Our relationship with age is all too often distorted by labelling and ignorance
Politicians and ex-politicians, believe it or not, are people too and like every other Scot, we are all getting older.
As a so-called ‘baby boomer’, age is a number on life’s journey. We should recognise that everyone deserves dignity, respect, value and a fulfilling life regardless of their years.
There has been real progress in Scotland over the past decade where we have personal care free at the point of need, a national health and care service in the making, and a compassionate view of age and its varying consequences.
For just under one million Scots, though, our relationship with age and older people remains complex and is all too often distorted by labelling, ignorance and in too many instances we think that retirement from paid work is the same as retiring from life itself!
All of this raises profound questions about how we can see life as a more productive and ongoing continuum without society imposing arbitrary cut-off points where individuals are supposed to behave differently because a particular number has been reached, which is an increasingly outdated idea in the kind of world we live in.
The priority we attach to the wellbeing and dignity of those who have dementia and other age-related diseases, and the extent to which we as a society wish to invest in building a culture of care, compassion and appropriate levels of support for health, social and personal development, are now among the most important challenges facing our society.
Personal care, a landmark policy in Scotland, has enhanced the lives of thousands of Scots and kept them close to home and loved ones. But it was also a statement of intent about what kind of Scotland we wanted to live in.
Scotland is a rich country.
'The importance of people and their worth to society should not diminish with age nor should we use labels and numbers to
The consequences of getting older will increasingly impact on our politics where creating wealth is vital but so too is the idea of how that wealth is distributed. The importance of people and their worth to society should not diminish with age nor should we use labels and numbers to divide society and exclude people from opportunities open to all.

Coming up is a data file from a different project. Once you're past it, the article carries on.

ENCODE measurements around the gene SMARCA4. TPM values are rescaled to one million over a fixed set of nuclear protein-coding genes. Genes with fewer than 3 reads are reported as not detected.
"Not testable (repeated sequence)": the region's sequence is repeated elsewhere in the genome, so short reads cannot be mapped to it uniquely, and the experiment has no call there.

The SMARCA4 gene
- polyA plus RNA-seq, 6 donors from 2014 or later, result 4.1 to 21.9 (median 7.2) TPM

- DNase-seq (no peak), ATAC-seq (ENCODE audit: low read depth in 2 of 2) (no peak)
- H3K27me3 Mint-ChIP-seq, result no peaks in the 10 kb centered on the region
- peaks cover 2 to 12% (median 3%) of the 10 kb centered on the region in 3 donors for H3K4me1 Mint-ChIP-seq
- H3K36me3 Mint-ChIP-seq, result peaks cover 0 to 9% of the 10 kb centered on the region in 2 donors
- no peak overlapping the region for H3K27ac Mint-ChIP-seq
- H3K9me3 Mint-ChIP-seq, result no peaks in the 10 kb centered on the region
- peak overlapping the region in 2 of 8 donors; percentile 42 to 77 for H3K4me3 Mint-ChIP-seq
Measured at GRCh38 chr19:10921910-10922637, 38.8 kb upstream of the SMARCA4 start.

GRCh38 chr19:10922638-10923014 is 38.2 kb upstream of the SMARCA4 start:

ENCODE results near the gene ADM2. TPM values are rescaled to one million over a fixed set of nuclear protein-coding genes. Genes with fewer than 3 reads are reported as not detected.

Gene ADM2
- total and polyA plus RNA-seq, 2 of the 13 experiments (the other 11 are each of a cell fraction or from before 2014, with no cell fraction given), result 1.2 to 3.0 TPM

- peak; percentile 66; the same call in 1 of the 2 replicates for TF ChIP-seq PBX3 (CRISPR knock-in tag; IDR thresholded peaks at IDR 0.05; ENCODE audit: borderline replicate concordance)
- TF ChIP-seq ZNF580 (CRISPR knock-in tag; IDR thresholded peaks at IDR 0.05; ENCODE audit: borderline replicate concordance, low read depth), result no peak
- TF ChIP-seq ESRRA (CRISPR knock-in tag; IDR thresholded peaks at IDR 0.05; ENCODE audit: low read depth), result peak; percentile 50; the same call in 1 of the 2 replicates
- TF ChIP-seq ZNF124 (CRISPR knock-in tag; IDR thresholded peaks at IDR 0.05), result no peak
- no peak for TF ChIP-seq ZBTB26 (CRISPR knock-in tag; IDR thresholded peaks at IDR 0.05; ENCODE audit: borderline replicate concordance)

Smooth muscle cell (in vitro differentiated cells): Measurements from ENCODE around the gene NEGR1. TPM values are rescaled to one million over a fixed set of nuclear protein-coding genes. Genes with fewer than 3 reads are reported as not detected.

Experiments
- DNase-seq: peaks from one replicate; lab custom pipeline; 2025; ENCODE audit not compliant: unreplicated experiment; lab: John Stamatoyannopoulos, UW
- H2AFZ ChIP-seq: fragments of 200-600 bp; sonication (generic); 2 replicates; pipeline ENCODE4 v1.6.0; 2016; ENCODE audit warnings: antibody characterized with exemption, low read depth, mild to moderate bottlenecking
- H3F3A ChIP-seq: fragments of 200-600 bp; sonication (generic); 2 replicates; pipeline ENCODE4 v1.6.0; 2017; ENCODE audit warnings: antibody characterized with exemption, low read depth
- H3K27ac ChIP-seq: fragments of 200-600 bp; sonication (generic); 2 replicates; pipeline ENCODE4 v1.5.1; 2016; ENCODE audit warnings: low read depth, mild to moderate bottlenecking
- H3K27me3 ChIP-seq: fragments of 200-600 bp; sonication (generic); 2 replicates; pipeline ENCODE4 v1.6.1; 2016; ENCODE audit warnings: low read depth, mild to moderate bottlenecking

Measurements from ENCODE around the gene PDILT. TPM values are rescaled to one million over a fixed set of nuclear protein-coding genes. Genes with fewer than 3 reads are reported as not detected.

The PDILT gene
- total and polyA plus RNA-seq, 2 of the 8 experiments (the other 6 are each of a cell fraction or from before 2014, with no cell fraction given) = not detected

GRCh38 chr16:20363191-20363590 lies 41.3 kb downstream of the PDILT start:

The statistics are compelling.
Between 2012 and 2037, Scotland’s population will rise to 5.78 million and we will see the number of under-65s in the same period rise by 3 per cent cent against a 54 per cent rise for the over-65s.
The total population of over-65s will rise from 0.93 million to 1.47 million, that is, 1 in 3 of all electors and 1 in 4 of the population. This is the demographics but what about the politics?
On a recent trip to the US, I came across a remarkable advert in one of the airline magazines which seemed to capture the worst excesses of the market approach to older people.
In most other countries, this type of advert would be a spoof, but this is America where market excesses in healthcare are legendary and where you quickly realise that morals always lose out to money and the market!
The advert was about a company called ‘Home Care Assistance’, which urged readers to “stop making other people wealthy. Do something for yourself with a Home Care Assistance Franchise.” This is the first step, you are now being asked to view older people like a big Mac, fries and a fizzy drink.
The next step is for you to absorb the claim that “70 per cent of successful franchise owners, open for at least 24 months were now in the Million Dollar Club”.
Reassured by the next comment, “Home care is a solid growth market with HUGE DEMAND”, you are then advised, if you were ever crazy enough to think this was needed, that if you have “No health care experience? No problem”.
Clearly excited about making millions from your franchise, you are cordially invited to “Contact our friendly franchise support team today” and as the final clincher you are told, “$1,648,000 is the average annual revenue of locations open at least 12 months”.
Of course, this is Scotland and this kind of thing could never happen. Or so we like to think, but let us never forget that we are fast moving from a market economy to a market society where some of our most cherished ideals are under threat.
There is no moral basis for an unfettered market in the hopes and aspirations of older people.
Dignity and decency are worth defending.
Let us never replace uncomfortable ethical choices with the market imperative and find ourselves reading spurious advertising claims that acknowledge a fact of life we all have to face, and our concerns about how we’ll manage to pay for care costs, then offer business opportunities to be made from that with the dreadful prospect of wellbeing and quality of life in older age being in the hands of people with ‘no health care experience’.